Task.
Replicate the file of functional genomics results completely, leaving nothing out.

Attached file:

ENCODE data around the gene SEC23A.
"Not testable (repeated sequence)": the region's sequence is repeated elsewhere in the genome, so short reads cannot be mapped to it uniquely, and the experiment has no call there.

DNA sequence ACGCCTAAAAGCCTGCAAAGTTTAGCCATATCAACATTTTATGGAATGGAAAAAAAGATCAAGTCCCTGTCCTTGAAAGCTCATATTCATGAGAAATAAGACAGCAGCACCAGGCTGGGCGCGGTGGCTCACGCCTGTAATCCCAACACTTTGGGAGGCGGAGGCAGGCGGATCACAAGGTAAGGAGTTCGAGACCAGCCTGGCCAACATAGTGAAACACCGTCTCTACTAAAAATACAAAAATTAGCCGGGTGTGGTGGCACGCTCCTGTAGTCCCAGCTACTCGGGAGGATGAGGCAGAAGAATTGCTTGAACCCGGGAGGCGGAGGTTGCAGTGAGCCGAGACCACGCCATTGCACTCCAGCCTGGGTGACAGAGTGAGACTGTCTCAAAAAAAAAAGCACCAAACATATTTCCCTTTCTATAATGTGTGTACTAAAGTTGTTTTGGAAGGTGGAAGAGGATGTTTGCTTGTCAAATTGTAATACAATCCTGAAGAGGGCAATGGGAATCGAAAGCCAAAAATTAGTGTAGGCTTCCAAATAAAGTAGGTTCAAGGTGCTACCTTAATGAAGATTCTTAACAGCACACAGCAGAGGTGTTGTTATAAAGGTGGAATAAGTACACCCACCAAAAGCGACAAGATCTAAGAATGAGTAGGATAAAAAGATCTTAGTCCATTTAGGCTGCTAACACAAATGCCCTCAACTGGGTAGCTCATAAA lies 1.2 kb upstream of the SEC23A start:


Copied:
ENCODE data around the gene SEC23A.
"Not testable (repeated sequence)": the region's sequence is repeated elsewhere in the genome, so short reads cannot be mapped to it uniquely, and the experiment has no call there.

DNA sequence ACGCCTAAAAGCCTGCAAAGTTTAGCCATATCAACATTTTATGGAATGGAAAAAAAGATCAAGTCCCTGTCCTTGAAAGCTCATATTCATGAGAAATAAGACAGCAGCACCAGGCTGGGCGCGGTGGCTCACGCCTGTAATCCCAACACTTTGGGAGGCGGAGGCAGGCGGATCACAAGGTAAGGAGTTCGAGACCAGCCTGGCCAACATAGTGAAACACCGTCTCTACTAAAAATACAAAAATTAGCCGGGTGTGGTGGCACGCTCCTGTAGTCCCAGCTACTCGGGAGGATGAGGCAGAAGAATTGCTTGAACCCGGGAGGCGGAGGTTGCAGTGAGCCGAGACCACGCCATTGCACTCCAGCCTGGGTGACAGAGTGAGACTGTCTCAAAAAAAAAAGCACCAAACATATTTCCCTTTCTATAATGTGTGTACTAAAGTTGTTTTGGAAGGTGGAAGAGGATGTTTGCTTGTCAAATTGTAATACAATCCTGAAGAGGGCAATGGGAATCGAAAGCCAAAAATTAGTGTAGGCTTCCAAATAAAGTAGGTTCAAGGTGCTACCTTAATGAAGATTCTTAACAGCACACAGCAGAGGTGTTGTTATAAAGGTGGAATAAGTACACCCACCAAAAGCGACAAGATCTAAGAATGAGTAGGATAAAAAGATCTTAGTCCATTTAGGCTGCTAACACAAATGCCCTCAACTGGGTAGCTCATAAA lies 1.2 kb upstream of the SEC23A start: